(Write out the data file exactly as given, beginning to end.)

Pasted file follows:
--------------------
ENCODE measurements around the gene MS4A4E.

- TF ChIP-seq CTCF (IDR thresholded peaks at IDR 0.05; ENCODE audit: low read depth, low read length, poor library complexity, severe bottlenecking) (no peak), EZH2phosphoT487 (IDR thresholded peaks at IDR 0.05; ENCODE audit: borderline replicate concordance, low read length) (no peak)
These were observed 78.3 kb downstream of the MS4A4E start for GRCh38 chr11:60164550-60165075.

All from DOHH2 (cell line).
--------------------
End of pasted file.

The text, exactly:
ENCODE measurements around the gene MS4A4E.

- TF ChIP-seq CTCF (IDR thresholded peaks at IDR 0.05; ENCODE audit: low read depth, low read length, poor library complexity, severe bottlenecking) (no peak), EZH2phosphoT487 (IDR thresholded peaks at IDR 0.05; ENCODE audit: borderline replicate concordance, low read length) (no peak)
These were observed 78.3 kb downstream of the MS4A4E start for GRCh38 chr11:60164550-60165075.

All from DOHH2 (cell line).